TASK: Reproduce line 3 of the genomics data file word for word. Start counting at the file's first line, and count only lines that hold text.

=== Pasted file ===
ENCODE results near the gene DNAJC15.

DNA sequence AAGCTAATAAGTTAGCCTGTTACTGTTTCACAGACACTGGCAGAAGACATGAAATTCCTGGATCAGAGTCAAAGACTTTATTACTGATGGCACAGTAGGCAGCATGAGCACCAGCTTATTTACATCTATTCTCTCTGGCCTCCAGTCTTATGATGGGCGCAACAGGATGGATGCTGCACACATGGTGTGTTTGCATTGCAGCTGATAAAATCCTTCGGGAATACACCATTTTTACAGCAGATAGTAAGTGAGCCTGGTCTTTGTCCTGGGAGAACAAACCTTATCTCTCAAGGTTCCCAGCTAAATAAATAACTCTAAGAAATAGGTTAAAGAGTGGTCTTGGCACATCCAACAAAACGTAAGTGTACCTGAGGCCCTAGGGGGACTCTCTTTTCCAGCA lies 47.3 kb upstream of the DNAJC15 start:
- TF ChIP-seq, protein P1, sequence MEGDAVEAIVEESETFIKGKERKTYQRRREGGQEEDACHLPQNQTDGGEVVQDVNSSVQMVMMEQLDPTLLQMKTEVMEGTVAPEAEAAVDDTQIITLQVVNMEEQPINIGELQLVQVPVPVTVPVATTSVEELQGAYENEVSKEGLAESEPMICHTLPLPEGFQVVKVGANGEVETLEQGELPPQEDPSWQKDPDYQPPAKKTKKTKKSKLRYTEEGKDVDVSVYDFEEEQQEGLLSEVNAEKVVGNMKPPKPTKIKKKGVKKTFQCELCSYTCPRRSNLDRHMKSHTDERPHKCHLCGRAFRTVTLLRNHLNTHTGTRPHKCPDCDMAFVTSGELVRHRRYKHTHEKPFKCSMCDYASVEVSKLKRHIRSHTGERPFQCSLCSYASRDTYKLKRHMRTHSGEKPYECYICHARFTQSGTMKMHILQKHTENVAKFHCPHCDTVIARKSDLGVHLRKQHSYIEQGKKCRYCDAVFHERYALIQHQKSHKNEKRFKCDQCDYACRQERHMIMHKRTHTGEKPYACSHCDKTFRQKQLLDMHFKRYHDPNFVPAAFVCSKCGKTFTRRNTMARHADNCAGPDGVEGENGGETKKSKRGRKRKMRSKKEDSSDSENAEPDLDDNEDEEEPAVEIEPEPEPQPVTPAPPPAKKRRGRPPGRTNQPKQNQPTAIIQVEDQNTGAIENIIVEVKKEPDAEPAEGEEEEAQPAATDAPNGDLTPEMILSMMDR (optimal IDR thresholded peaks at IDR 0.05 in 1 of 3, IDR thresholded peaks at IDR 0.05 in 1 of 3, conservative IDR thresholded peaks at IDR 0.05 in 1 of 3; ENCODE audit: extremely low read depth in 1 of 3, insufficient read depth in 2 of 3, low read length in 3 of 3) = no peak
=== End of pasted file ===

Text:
- TF ChIP-seq, protein P1, sequence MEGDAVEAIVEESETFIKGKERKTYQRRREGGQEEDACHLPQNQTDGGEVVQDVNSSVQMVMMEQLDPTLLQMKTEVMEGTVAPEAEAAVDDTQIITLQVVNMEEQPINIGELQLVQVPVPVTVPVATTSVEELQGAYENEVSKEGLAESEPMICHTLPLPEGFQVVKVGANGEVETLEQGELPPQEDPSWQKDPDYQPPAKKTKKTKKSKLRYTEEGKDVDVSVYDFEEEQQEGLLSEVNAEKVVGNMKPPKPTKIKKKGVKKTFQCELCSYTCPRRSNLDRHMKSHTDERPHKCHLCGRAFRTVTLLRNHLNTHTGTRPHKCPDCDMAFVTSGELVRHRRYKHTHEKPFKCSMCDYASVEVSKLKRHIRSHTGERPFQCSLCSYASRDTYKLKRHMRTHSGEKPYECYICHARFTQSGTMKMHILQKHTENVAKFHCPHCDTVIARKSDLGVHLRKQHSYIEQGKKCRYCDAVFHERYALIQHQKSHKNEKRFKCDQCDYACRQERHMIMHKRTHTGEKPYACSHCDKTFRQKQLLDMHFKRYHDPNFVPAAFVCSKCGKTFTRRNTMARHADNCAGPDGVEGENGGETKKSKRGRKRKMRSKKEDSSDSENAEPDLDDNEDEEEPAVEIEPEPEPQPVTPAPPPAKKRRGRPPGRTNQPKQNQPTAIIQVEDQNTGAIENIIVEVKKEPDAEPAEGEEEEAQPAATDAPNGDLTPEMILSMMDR (optimal IDR thresholded peaks at IDR 0.05 in 1 of 3, IDR thresholded peaks at IDR 0.05 in 1 of 3, conservative IDR thresholded peaks at IDR 0.05 in 1 of 3; ENCODE audit: extremely low read depth in 1 of 3, insufficient read depth in 2 of 3, low read length in 3 of 3) = no peak